This error becomes most dramatic when the chemical potential is just below the bandgap, i.e. for densities just below transparency. For higher densities the chemical potential is at the position of the transparency point where absorption/gain is zero. This prevents an artificial pole in the results. However, as shown in the example above, since the KMS neglects the excitonic correlations that are included in the luminescence equations, the results of the KMS are wrong there too and so are in general the lineshapes calculated with KMS.


Loss currents due to radiative recombination, JSE, divided by the carrier density. Bold lines: as calculated with the semiconductor luminescence equations. Thin lines: using the power law, JSE=BN². Here, the coefficient, B, was derived by fitting the power law to the low density result of the microscopic calculation at N=10¹¹/cm². The open signs mark the threshold carrier densities. Here for the GaInNAs/GaAs-structure investigated in the examples.

An often used, even simpler approach to calculating the carrier lifetimes due to spontaneous emission than using KMS is to use a power law, JSE=BN², to describe them. This power law holds approximately in the limit of very low carrier densities where the carrier distributions can be described by Boltzmann distributions. However, it fails for densities where phase space filling becomes significant, i.e. near transparency and above. Even if as in the example above the exact value for B is known from the low density result, the results of the power law are off by about a factor of two near threshold and the error can easily reach one order of magnitude.
It can be shown analytically that for very high densities the density dependence of the radiative losses changes from quadratically to only linear. This can be seen in the picture above where JSE/N as calculated microscopically approaches a constant value for high densities.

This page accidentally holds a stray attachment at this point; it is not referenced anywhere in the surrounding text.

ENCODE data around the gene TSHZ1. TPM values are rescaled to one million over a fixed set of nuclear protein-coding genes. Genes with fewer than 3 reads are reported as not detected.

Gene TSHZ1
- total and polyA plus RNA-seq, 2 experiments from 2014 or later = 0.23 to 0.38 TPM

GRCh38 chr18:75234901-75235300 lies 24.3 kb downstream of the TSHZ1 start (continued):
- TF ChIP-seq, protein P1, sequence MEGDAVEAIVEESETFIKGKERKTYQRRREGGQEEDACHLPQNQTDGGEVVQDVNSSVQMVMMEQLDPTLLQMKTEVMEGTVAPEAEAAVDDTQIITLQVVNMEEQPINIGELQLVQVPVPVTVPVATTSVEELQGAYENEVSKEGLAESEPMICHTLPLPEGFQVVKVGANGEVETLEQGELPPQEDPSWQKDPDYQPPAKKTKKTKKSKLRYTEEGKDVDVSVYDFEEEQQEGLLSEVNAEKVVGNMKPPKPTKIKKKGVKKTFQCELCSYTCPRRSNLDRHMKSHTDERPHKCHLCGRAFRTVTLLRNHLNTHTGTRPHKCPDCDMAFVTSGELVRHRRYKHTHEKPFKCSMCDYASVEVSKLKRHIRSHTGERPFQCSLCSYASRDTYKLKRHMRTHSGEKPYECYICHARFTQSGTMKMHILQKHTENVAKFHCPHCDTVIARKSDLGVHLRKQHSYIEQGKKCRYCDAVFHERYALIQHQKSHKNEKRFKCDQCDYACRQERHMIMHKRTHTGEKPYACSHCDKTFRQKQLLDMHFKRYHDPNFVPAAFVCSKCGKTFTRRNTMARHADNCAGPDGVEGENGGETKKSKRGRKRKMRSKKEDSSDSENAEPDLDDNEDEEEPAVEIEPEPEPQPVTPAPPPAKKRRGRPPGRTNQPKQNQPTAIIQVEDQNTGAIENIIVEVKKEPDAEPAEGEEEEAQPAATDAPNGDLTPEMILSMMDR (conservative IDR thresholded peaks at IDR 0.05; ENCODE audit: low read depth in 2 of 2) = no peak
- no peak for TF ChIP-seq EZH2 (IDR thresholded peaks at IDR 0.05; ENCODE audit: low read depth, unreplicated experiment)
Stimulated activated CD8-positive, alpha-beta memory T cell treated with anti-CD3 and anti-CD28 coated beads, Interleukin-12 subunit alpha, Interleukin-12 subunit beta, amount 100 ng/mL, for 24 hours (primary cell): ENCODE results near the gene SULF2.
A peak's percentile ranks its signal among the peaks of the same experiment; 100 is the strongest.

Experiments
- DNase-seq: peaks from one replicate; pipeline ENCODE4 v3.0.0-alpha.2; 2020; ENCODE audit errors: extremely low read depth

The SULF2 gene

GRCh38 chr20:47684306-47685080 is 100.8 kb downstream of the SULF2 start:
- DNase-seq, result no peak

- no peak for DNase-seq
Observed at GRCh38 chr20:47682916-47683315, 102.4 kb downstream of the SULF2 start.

For more details see e.g. Refs.[28] and [29].




Auger Recombination Processes


Loss currents due to Auger recombination processes, Jaug, divided by the square of the carrier density. Bold lines: calculated microscopically. Thin lines: using the power law, Jaug=CN³. Here, the coefficient, C, was derived by fitting the power law to the low density result of the microscopic calculation at N=10¹¹cm². The open signs mark the threshold carrier densities. Left: for the GaInNAs/GaAs-structure investigated in the examples. Right: for the InGaAsP/InP-structure operating at 1.5µm.

Auger recombination losses are often described using a simple power law for the loss current, Jaug=CN³. Using some rough approximations, this density dependence can be shown analytically to be correct for low densities where the carrier distributions can be described by Maxwell-Boltzmann distributions. However, for in the regime important for laser operation, i.e. near transparency and above, the density dependence becomes less than cubic. as shown for two examples in the picture above, here, the density dependence can become only quadratically (which would yield horizontal lines in the way the data is plotted in the picture) or even less. Even if as here the correct low density value for C is known from the microscopic calculation, the results of the power law are off by a factor of two ore more near threshold. At higher densities, the power law can lead to an error of one order of magnitude or more.


Ratios between microscopically calculated loss currents and loss currents when using power laws with the coefficients B and C fitted to the microscopic results at low densities. Red: loss currents due to spontaneous emission. Black: loss currents dur to Auger processes. Results for the InGaAsP/InP-structure operating at 1.5µm.

The above picture demonstrates as the two previous pictures the shortcomings of the power laws, JSE=BN² and Jaug=CN³. Near threshold the power laws are off by a factor of three. For higher densities the error can easily reach one order of magnitude or more.

For more details see e.g. Refs.[28] and [29].